Plan, Activity, and Intent Recognition: Theory and Practice, FIRST EDITION (2014)
Part II. Activity Discovery and Recognition
Chapter 6. Learning Latent Activities from Social Signals with Hierarchical Dirichlet Processes
Dinh Phung, Thuong Nguyen, Sunil Gupta and Svetha Venkatesh, Deakin University, Waurn Ponds, VIC, Australia
Abstract
Understanding human activities is an important research topic, most noticeably in assisted-living and healthcare monitoring environments. Beyond simple forms of activity (e.g., an RFID event of entering a building), learning latent activities that are more semantically interpretable, such as sitting at a desk, meeting with people, or gathering with friends, remains a challenging problem. Supervised learning has been the typical modeling choice in the past. However, this requires labeled training data, is unable to predict never-seen-before activity, and fails to adapt to the continuing growth of data over time. In this chapter, we explore the use of a Bayesian nonparametric method, in particular the hierarchical Dirichlet process, to infer latent activities from sensor data acquired in a pervasive setting. Our framework is unsupervised, requires no labeled data, and is able to discover new activities as data grows. We present experiments on extracting movement and interaction activities from sociometric badge signals and show how to use them for detecting of subcommunities. Using the popular Reality Mining dataset, we further demonstrate the extraction of colocation activities and use them to automatically infer the structure of social subgroups.
Keywords
Activity recognition
Bayesian nonparametric
Hierarchical Dirichlet process
Pervasive sensors
Healthcare monitoring
6.1 Introduction
The proliferation of pervasive sensing platforms for human computing and healthcare has deeply transformed our lives. Building scalable activity-aware applications that can learn, act, and behave intelligently has increasingly become an important research topic. The ability to discover meaningful and measurable activities are crucial to this endeavor. Extracting and using simple forms of activity, such as spatial whereabouts or radio frequency identification (RFID) triggers of entering a building, have remained the focus of much existing work in context-aware applications (e.g, see a recent survey in Bettini et al. [5] and Dey [16]). In most cases, these activities can be readily derived from the recorded raw signals—geolocation from GPS, colocation with known people from Bluetooth, or the presence/absence of someone from a meeting room using RFID tags, though they might be susceptible to changes without careful data cleaning and processing when data grows [5].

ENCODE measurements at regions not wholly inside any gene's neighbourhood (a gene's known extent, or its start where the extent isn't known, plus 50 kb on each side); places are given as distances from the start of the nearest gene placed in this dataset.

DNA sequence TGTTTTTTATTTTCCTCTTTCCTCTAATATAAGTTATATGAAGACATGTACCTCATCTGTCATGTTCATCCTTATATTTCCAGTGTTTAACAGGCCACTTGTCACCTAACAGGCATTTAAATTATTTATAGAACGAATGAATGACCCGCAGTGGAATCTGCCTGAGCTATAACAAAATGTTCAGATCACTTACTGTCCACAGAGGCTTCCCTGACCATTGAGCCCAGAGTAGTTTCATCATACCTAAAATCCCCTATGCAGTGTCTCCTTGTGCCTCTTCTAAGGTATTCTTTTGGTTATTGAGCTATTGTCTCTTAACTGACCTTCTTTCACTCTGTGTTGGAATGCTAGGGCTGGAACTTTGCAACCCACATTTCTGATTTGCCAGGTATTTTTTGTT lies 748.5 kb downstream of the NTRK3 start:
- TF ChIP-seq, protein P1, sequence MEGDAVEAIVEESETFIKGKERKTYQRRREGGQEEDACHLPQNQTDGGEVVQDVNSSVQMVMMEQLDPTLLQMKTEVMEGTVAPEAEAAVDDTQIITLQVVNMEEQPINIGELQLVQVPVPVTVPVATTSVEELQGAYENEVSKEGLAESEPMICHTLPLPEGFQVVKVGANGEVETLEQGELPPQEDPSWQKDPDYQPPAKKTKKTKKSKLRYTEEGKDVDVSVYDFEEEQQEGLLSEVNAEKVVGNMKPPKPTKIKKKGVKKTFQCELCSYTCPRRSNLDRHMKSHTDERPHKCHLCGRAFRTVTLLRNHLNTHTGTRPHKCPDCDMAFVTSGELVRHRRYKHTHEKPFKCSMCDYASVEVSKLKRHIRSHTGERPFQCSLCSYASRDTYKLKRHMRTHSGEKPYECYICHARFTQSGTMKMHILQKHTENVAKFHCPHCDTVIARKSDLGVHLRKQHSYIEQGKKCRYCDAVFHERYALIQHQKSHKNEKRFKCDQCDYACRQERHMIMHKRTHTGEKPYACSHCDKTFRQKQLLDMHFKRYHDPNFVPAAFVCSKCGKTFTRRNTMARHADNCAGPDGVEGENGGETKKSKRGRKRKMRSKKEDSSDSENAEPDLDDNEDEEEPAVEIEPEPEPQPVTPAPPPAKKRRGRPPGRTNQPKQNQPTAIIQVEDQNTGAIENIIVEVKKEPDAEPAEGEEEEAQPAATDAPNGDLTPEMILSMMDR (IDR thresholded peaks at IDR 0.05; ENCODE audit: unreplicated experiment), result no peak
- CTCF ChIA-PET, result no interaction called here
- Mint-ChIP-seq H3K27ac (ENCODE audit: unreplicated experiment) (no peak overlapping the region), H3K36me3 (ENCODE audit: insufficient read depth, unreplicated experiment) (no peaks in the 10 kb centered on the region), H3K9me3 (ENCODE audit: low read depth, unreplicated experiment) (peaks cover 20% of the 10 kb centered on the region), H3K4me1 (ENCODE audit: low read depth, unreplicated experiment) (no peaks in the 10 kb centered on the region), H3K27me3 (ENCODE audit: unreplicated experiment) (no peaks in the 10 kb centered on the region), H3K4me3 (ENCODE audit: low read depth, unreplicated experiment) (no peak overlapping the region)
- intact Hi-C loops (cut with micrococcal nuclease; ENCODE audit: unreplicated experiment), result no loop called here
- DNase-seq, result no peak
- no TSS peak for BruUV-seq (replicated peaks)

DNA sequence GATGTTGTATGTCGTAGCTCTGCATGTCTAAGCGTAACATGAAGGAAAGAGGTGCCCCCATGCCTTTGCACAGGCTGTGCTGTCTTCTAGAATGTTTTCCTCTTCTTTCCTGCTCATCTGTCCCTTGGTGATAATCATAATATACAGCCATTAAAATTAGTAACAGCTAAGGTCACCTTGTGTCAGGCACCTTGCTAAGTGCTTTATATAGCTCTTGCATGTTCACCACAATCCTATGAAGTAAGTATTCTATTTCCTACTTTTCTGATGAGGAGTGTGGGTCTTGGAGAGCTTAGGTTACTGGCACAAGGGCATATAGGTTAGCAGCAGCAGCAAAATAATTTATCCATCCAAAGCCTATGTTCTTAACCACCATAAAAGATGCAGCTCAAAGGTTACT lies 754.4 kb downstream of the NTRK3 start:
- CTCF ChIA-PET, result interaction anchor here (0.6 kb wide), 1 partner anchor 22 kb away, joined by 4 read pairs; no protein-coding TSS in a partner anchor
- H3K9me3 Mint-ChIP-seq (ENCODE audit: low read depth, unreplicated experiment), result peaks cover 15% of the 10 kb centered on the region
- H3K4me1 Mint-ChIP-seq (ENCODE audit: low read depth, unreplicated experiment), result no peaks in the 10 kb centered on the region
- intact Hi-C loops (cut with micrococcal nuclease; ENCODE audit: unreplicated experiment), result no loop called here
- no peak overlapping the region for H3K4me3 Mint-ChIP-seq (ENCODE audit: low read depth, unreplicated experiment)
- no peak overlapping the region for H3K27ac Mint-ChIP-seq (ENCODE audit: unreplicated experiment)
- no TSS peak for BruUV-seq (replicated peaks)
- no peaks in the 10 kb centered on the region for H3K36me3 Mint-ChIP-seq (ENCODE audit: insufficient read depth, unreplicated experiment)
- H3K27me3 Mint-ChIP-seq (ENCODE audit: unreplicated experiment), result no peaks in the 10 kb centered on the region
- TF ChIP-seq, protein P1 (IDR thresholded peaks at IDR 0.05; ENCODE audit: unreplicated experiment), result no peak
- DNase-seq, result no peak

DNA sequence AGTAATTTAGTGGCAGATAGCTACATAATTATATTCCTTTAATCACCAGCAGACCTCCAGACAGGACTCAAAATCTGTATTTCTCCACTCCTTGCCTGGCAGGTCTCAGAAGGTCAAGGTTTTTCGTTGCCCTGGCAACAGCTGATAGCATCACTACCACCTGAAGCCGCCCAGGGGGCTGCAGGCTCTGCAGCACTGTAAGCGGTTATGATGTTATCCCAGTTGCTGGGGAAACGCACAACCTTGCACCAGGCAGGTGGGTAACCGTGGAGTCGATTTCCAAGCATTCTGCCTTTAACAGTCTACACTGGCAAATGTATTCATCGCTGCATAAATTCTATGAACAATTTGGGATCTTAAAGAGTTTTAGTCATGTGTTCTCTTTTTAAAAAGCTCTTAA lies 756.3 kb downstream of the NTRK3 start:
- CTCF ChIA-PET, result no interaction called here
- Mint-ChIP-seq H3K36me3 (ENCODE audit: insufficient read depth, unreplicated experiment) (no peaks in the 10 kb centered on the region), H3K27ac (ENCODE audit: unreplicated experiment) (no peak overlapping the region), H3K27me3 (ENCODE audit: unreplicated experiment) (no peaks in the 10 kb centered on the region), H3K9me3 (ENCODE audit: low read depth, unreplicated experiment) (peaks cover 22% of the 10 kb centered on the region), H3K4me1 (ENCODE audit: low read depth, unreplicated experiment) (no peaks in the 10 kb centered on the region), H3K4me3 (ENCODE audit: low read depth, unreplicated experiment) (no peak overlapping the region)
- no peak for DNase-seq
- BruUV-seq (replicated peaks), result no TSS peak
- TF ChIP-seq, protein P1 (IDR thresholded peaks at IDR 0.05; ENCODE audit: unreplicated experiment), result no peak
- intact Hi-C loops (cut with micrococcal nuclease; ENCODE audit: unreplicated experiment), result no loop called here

Beyond these simple forms of activity, learning latent activities that are more semantically interpretable, which cannot be trivially derived from the signals, remains a challenging problem. We call these latent activities. For example, instead of using raw coordinate readings from the accelerometer sensor, we consider the user’s movement status such as walking or running; or instead of using GPS longitude/latitude readings, one may want to learn high-level daily rhythms from the GPS data [52].
Inferring latent activities is a challenging task that has received little research attention. Most of the existing approaches have used parametric methods from machine learning and data mining. Standard supervised learning and unsupervised learning techniques are the most popular ones used. These include Support Vector Machines (SVMs), Naive Bayes, and hidden Markov models (HMM), to name a few. Typical unsupervised learning methods include Gaussian mixture models (GMM), K-means, and latent Dirichlet allocation (LDA) (see Section 6.2). These methods are parametric models in the sense that, once models are learned from a particular dataset, they are fixed and unable to grow or expand as the data grow.
A more severe drawback of these methods is the need to specify the number of latent activities in advance, thus limiting the model to a predefined set of activities. For example, one needs to specify the number of clusters for GMM, the number of states for HMM, or the number of topics for LDA. It is often difficult in practice to specify these parameters in the first place. A common strategy is to perform model selection, searching through the parameter space to pick the best performance on a held-out dataset, which can be cumbersome, computationally inefficient, and sensitive to the held-out dataset. These parametric methods are potentially unsuitable for ubiquitous applications, such as in pervasive health, as the data are typically growing over time and have “no clear beginning and ending” [1].